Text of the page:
The meeting schedule of a former official of the Securities and Exchange Commission provides a detailed roadmap into the agency’s thinking as it began to weigh how best to reign in the burgeoning digital-asset business, but it could also buttress the growing sentiment that Wall Street’s top cop unfairly targeted a leading crypto outfit in its crackdown.
The itinerary of former SEC Director of Corporation Finance William Hinman hasn’t been reported before, and it shows the SEC casting a wide net in seeking advice from key crypto officials, including the person they thought was crypto’s founding father, the elusive Satoshi Nakamoto, FOX Business has learned.
From 2017 through 2020, Hinman was at the center of the agency’s crypto regulation efforts under former SEC chair and Trump appointee Jay Clayton. During those years, the commission began to navigate its regulatory authority over the business, which was growing exponentially and posing problems for government officials worried the anonymous nature of the blockchain would finance illicit activities.
Hinman’s agenda, obtained by FOX Business, covers, with some redaction, his nearly four-year tenure at the SEC, although it is unclear whether the documents provide a complete account of his daily engagements while serving as Corporation Finance Director. The documents were turned over to XRP investors Stuart Young and Andrew Forbes as part of a Freedom of Information Act request they submitted earlier this year.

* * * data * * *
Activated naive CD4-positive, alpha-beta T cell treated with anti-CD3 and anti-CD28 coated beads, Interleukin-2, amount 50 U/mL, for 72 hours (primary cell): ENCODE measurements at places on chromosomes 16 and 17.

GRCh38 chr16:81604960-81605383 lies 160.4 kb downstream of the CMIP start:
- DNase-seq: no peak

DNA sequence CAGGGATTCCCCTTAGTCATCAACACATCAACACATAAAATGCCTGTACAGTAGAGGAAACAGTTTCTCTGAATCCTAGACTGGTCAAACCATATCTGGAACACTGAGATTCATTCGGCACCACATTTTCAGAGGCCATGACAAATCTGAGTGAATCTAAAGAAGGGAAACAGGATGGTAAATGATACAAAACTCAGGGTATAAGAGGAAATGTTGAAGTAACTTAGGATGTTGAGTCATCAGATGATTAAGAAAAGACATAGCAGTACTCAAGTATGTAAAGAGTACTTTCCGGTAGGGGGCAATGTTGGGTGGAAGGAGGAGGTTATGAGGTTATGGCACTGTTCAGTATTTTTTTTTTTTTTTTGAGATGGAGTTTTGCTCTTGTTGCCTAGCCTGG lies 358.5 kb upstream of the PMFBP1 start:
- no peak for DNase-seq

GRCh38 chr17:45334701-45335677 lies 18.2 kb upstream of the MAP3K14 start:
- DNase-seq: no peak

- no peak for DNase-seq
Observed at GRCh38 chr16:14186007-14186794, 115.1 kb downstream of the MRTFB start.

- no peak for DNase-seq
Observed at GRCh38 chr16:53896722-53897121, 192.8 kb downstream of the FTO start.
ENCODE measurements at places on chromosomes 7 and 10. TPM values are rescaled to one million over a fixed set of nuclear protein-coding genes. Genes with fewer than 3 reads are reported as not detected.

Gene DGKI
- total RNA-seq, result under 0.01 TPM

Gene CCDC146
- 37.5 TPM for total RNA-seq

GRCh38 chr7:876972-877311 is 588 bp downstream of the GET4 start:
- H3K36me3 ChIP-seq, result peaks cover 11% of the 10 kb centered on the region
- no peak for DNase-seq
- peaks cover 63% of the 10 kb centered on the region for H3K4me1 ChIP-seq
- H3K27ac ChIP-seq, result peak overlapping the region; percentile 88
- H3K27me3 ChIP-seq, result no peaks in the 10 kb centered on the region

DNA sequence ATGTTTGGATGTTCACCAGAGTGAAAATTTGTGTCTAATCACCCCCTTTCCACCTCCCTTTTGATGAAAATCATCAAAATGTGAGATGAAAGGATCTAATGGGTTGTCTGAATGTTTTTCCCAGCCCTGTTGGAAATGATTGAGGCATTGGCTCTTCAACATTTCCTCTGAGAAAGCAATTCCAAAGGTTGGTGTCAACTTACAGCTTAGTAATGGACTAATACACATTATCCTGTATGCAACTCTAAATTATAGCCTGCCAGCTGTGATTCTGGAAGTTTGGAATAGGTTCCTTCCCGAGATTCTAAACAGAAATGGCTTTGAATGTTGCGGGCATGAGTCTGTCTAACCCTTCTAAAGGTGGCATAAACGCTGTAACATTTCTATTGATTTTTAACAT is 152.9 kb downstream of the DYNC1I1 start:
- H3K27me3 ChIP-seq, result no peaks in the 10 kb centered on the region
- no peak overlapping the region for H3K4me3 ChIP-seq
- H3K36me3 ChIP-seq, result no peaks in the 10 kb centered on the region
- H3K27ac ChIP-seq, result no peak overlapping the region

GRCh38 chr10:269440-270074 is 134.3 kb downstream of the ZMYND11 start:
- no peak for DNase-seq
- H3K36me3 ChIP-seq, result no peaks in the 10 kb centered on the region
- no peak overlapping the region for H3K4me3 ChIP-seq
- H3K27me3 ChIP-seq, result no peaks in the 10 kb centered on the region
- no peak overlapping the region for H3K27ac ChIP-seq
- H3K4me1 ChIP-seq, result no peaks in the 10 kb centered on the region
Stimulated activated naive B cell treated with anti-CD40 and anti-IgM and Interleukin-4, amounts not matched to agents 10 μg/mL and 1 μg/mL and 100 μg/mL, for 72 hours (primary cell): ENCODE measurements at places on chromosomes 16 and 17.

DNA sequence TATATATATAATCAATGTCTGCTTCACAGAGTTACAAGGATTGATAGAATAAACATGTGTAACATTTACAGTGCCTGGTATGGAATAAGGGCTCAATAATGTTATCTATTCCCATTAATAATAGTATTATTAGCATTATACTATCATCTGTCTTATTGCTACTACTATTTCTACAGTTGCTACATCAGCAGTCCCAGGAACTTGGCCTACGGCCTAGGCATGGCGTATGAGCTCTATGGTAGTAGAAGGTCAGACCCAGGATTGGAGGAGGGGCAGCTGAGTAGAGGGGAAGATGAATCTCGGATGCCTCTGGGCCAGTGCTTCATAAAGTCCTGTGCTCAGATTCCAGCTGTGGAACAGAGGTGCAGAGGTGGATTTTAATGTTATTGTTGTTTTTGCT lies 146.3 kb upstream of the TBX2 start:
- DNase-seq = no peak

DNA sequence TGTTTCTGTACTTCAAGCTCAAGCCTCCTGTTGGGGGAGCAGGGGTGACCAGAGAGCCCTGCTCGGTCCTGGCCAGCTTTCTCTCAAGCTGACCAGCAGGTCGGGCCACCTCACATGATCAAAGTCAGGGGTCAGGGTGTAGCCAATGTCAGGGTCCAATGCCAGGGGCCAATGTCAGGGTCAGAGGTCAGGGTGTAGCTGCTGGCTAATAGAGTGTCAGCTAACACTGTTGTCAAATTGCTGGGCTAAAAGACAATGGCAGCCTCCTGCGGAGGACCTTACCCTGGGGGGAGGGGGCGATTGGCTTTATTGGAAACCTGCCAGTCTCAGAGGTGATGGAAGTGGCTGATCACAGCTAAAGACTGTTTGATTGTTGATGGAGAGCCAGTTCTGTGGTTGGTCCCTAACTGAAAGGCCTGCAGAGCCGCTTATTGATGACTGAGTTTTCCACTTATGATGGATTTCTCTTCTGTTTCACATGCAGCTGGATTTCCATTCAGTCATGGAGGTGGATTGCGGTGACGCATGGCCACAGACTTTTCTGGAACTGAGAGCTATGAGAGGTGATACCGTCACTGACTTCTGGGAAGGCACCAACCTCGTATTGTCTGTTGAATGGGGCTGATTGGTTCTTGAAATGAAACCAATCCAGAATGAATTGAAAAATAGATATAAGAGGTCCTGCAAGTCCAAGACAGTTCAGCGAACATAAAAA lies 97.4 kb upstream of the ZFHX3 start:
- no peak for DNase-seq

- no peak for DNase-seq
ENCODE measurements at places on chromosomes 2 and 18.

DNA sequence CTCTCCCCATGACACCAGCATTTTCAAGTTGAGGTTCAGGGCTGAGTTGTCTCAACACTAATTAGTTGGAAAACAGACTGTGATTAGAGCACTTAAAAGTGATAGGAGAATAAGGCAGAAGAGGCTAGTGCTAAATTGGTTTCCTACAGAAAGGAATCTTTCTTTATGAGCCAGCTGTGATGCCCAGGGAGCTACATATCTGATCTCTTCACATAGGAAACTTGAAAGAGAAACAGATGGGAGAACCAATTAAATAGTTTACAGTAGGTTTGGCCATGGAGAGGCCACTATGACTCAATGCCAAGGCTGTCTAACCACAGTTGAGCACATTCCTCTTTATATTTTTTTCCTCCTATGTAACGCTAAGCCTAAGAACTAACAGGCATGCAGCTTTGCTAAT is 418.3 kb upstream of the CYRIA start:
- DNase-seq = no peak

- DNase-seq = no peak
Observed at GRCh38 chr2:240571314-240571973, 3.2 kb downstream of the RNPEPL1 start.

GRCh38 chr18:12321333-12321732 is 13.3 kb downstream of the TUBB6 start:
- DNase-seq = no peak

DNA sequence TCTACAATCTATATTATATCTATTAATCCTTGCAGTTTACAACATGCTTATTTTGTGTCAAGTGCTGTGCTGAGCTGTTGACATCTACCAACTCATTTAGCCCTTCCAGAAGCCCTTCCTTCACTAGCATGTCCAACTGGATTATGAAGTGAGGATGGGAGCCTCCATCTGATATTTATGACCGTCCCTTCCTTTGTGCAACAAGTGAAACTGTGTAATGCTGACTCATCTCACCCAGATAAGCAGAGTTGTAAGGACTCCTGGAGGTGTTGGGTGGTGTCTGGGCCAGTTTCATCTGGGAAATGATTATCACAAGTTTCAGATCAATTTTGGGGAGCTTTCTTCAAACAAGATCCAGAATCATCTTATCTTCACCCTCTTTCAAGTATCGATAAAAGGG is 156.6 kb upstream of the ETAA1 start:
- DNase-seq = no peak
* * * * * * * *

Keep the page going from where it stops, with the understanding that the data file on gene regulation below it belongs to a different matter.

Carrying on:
Both men are part of a class-action lawsuit filed against the SEC in a federal court in the Southern District of New York.
The class action takes issue with one of the SEC’s largest crypto enforcement actions to date: Its December 2020 case against Ripple Labs over what the SEC contends is the company’s unregistered sales of XRP tokens to investors.
The Ripple case culminated a frenzy of crypto enforcement activity by the Clayton SEC, which brought 87 cases, mostly against outfits that failed to register their digital coins with the commission. In late 2020, on Clayton’s final day as SEC chair, the SEC sued Ripple and its top executives in a Manhattan federal court for selling XRP to investors as an unregistered security.
Ripple vehemently denies the charges, stating that XRP is not a security, but rather, a currency similar to rivals bitcoin and ether. Like them, it is used to facilitate payments on a decentralized platform. Ripple continues to fight the case now being litigated by lawyers under President Biden’s SEC chair, Gary Gensler.